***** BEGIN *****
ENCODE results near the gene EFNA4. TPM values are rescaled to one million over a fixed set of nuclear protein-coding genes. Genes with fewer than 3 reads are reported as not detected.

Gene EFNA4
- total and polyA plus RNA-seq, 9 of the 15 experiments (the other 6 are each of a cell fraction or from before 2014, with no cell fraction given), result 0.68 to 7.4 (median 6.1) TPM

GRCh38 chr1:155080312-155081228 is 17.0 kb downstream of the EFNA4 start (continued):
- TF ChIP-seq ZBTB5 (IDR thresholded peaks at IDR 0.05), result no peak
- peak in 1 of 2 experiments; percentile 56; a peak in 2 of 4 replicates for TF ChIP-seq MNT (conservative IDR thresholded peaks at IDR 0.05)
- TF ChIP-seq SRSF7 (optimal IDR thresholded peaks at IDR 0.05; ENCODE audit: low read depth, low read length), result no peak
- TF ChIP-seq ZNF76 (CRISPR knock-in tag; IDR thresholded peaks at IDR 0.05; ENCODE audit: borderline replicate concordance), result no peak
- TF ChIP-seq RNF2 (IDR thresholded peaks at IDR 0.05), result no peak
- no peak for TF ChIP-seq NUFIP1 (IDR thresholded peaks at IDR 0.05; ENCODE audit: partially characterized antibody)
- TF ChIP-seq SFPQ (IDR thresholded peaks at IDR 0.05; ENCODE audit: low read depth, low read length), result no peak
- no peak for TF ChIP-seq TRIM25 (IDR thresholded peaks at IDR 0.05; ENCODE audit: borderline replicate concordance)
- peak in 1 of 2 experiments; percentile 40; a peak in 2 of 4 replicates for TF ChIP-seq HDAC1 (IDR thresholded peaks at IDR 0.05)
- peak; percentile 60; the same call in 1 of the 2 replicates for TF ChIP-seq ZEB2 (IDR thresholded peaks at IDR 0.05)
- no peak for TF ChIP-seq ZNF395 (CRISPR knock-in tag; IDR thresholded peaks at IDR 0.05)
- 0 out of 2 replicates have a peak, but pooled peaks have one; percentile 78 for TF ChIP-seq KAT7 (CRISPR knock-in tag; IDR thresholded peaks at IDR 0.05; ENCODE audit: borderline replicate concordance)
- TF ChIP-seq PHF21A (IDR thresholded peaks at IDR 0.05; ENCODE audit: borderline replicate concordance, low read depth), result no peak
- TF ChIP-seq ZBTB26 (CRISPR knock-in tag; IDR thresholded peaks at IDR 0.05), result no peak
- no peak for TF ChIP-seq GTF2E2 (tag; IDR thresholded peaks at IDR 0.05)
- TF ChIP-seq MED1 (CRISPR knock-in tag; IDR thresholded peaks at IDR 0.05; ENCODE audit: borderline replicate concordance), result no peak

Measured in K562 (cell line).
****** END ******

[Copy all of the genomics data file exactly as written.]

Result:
ENCODE results near the gene EFNA4. TPM values are rescaled to one million over a fixed set of nuclear protein-coding genes. Genes with fewer than 3 reads are reported as not detected.

Gene EFNA4
- total and polyA plus RNA-seq, 9 of the 15 experiments (the other 6 are each of a cell fraction or from before 2014, with no cell fraction given), result 0.68 to 7.4 (median 6.1) TPM

GRCh38 chr1:155080312-155081228 is 17.0 kb downstream of the EFNA4 start (continued):
- TF ChIP-seq ZBTB5 (IDR thresholded peaks at IDR 0.05), result no peak
- peak in 1 of 2 experiments; percentile 56; a peak in 2 of 4 replicates for TF ChIP-seq MNT (conservative IDR thresholded peaks at IDR 0.05)
- TF ChIP-seq SRSF7 (optimal IDR thresholded peaks at IDR 0.05; ENCODE audit: low read depth, low read length), result no peak
- TF ChIP-seq ZNF76 (CRISPR knock-in tag; IDR thresholded peaks at IDR 0.05; ENCODE audit: borderline replicate concordance), result no peak
- TF ChIP-seq RNF2 (IDR thresholded peaks at IDR 0.05), result no peak
- no peak for TF ChIP-seq NUFIP1 (IDR thresholded peaks at IDR 0.05; ENCODE audit: partially characterized antibody)
- TF ChIP-seq SFPQ (IDR thresholded peaks at IDR 0.05; ENCODE audit: low read depth, low read length), result no peak
- no peak for TF ChIP-seq TRIM25 (IDR thresholded peaks at IDR 0.05; ENCODE audit: borderline replicate concordance)
- peak in 1 of 2 experiments; percentile 40; a peak in 2 of 4 replicates for TF ChIP-seq HDAC1 (IDR thresholded peaks at IDR 0.05)
- peak; percentile 60; the same call in 1 of the 2 replicates for TF ChIP-seq ZEB2 (IDR thresholded peaks at IDR 0.05)
- no peak for TF ChIP-seq ZNF395 (CRISPR knock-in tag; IDR thresholded peaks at IDR 0.05)
- 0 out of 2 replicates have a peak, but pooled peaks have one; percentile 78 for TF ChIP-seq KAT7 (CRISPR knock-in tag; IDR thresholded peaks at IDR 0.05; ENCODE audit: borderline replicate concordance)
- TF ChIP-seq PHF21A (IDR thresholded peaks at IDR 0.05; ENCODE audit: borderline replicate concordance, low read depth), result no peak
- TF ChIP-seq ZBTB26 (CRISPR knock-in tag; IDR thresholded peaks at IDR 0.05), result no peak
- no peak for TF ChIP-seq GTF2E2 (tag; IDR thresholded peaks at IDR 0.05)
- TF ChIP-seq MED1 (CRISPR knock-in tag; IDR thresholded peaks at IDR 0.05; ENCODE audit: borderline replicate concordance), result no peak

Measured in K562 (cell line).